A study was conducted at a small university in the American Southwest. The purpose of the study was to determine the efficacy of a four-year campaign implemented by the university's health services department. The campaign consisted of posting signs in lavatories across campus, reminding students, faculty, and staff to wash their hands after using the facilities.
In 2012, researchers conducted a traditional online survey embedded in a university-wide weekly electronic newsletter. Both students and employees at the participating university were recruited for the study. The sample represented members of the community with potential exposure to the handwashing promotion campaign as described above, as well as to the health risks associated with varying practices of sanitation behaviors among members of a public institution.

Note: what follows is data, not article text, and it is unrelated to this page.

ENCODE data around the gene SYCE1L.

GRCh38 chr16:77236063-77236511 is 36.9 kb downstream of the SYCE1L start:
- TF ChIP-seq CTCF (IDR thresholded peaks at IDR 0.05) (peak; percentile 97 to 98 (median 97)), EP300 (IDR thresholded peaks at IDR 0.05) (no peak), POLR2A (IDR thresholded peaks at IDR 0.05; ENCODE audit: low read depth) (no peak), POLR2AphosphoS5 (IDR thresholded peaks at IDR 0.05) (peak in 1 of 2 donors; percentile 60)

Results indicated participants generally believed in the positive outcomes of handwashing practices. Further, they did not agree that handwashing practices would result in negative outcomes. As for self-reported hand sanitization practices, participants relied more on handwashing than using alcohol-based sanitizer to sanitize hands in all instances.
Members of the institution reported having positive beliefs and attitude toward handwashing provide a strong basis for an effective handwashing promotion campaign. The emphasis on positive outcomes of adequate and proper handwashing, however, still needs to continue. Therefore, continuing education for the institution's members on the positive outcomes of handwashing can further enhance their attitude and the sense of responsibility to wash their hands as frequently as needed.
Burusnukul, P. and Christopher Broz, C. (2013), "Drivers and motivators in consumer handwashing behavior", Nutrition & Food Science, Vol. 43 No. 6, pp. 596-604. https://doi.org/10.1108/NFS-01-2013-0010
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